This post was written by Blake Freeman, one of our Support & QA superstars. He decided to document his experience with getting started with digital signage on the Raspberry Pi 3 using our Rise Player and we couldn't be more excited to share.
Keep reading to see exactly what Blake did to get started with digital signage on the RPi.
My Rise Player Pi 3 Experience (So far…)
Rise Vision is a great place to work. No matter what your “day to day” job is, you’re encouraged to speak your mind and suggest improvements. A lot of companies I’ve worked for have had a suggestion box that gets a few submissions a week and are rarely followed up on. At Rise Vision, if you suggest an improvement, be prepared to follow through with it nearly immediately.
Rise Player on Raspberry Pi has been high on many Rise Vision employees suggestion lists for a while now. I was ecstatic when I heard that one of our development teams was taking on the project. Having a fully supported player for Raspberry Pi was a big undertaking. We had a player for RPi 1, but due to underpowered hardware and a version of Rise Player that was reliant on an unsupported browser, it wasn’t a lasting success.
When the hardware for the Raspberry Pi 3 was announced, we all knew that the demand for this product would increase. I know that this was something the company wanted to build.
Read it Next: Digital Signage on the Raspberry Pi
So, let’s backtrack to when Rise Player for Pi 3 was initially announced internally. Many of our employees immediately purchased Pi 3 hardware so we could get alpha and beta releases up as soon as possible.
Here’s what I got:
- Raspberry Pi 3 Model B
- Enokay Power Supply for Raspberry Pi
- Samsung 32GB EVO Plus Class 10 Micro SDHC with Adapter
- Elduino Raspberry Pi Acrylic Case w/Fan
- Logitech K400 Wireless Keyboard/Trackpad
Everything above, under $100 shipped (with my Prime membership), and $22 of that is a keyboard that I can reuse on other projects. Could you save money on some of these parts? Sure. Most everyone has a USB Power Supply and SD card laying around, and you really don’t have to buy a case. Most people could probably get into the world of Raspberry Pi digital signage for under $50.
So, how’d it go?
After fumbling with the assembly of the lasercut case for about 30 minutes and finally YouTubing how to put it together, things were a breeze. I followed the documentation on raspberrypi.org explaining how to turn the Samsung SD card I bought into a bootable drive with an Operating System. Once it booted and connected to my wireless network, I installed Rise Player for Pi. You can see those instructions in the Help Center.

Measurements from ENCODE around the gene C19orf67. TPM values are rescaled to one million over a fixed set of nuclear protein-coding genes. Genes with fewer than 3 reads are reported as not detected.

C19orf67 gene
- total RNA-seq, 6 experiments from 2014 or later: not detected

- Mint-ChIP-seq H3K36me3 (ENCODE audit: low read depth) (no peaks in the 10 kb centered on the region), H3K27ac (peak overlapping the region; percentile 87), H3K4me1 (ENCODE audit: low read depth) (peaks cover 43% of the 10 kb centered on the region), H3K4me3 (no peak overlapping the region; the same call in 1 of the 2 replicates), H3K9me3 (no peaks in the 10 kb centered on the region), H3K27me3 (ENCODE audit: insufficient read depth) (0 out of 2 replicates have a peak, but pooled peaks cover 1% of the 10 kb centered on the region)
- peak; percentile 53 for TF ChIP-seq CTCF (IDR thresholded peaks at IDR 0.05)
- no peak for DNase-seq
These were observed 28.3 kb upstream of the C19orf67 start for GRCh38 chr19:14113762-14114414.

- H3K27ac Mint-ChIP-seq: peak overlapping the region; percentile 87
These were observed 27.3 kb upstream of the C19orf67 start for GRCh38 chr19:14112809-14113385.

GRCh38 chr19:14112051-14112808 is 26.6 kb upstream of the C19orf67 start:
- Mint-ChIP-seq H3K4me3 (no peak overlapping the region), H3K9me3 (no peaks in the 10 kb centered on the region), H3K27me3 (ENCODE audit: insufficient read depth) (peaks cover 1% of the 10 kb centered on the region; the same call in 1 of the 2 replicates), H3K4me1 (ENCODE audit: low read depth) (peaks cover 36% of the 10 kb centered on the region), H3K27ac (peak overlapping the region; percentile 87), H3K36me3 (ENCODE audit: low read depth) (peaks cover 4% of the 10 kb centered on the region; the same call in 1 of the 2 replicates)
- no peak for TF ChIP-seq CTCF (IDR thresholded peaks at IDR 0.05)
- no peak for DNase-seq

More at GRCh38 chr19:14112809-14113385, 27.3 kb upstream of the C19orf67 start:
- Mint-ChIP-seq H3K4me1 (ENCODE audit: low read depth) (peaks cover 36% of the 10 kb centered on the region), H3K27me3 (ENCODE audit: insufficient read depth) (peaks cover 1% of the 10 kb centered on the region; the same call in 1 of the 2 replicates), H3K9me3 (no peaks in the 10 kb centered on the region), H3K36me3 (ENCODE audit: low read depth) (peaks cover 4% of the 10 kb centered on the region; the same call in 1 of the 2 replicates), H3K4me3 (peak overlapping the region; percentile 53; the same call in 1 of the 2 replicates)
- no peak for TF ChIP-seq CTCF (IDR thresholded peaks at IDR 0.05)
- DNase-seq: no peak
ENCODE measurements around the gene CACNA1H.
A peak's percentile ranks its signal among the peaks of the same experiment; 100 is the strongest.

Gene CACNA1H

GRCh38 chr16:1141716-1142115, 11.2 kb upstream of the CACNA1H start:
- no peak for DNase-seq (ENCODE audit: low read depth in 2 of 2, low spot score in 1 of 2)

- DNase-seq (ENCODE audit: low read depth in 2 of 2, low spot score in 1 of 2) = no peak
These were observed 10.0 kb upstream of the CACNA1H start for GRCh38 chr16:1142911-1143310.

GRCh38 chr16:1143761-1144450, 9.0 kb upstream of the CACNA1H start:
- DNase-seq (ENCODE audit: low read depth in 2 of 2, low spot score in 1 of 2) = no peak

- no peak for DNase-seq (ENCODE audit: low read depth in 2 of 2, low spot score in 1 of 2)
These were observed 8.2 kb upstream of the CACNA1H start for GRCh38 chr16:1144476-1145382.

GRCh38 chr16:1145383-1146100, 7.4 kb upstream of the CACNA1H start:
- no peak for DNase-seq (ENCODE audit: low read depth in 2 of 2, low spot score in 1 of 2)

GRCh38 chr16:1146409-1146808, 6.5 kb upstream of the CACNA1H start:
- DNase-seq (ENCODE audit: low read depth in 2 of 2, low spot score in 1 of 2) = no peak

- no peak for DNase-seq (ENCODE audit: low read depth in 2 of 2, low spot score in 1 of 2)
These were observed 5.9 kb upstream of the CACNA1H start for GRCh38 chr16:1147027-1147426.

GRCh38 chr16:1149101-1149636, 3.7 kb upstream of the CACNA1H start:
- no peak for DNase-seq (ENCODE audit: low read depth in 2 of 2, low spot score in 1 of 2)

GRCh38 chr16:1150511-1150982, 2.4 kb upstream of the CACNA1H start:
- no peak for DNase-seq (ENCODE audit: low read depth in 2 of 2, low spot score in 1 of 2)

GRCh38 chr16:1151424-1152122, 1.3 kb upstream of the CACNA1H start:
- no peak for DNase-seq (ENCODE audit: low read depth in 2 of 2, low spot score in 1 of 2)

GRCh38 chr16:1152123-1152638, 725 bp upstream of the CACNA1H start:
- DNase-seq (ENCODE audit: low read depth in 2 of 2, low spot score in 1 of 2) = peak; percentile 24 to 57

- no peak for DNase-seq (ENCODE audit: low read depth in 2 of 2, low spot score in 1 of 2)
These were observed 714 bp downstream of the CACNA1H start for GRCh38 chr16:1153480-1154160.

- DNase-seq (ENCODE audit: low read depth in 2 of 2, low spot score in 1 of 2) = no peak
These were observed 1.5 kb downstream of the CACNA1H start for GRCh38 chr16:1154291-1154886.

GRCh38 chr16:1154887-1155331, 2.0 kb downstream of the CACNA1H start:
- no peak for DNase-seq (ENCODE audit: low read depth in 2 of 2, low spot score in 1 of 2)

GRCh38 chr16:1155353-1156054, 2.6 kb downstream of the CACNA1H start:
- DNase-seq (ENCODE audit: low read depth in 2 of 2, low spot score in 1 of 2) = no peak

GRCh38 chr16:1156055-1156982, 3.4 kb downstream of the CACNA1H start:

What do I use it for?
This Display was going to live on my desk where I work everyday. I knew that I wanted a daily calendar to show what events I have coming up. I also wanted to have family photos (ok... pictures of my dog, Emmett), and an RSS feed of comic book related news because I’m a huge nerd. I settled on the Events Calendar template.
A couple of minutes of configuring the Calendar Widget, and I was ready to add the rest of my content. In the right hand section of the template, I removed the “Inspiration” Placeholders, and added a Placeholder with the Image Widget, and another with the RSS Feed Widget.
After completing my Presentation, I scheduled it and assigned my Display then switched everything back on. Blammo! Easy to update desk Display on the cheap.
I’ve had this Display running 24/7 since the end of April. It has been extremely reliable, and economical when it comes to my electric bill. If you’re looking for household digital signage or to just get started with a low cost media player, to keep your family on the same page, Rise Player for Raspberry Pi is a solid choice.
If you’re new to Rise Vision, and you’re confused about how to create a Presentation, Scheduling, or Adding a Display, you might want to start at our Getting Started Guide or How to Get Started with Rise Vision post!
I know you all want to see a picture of Emmett.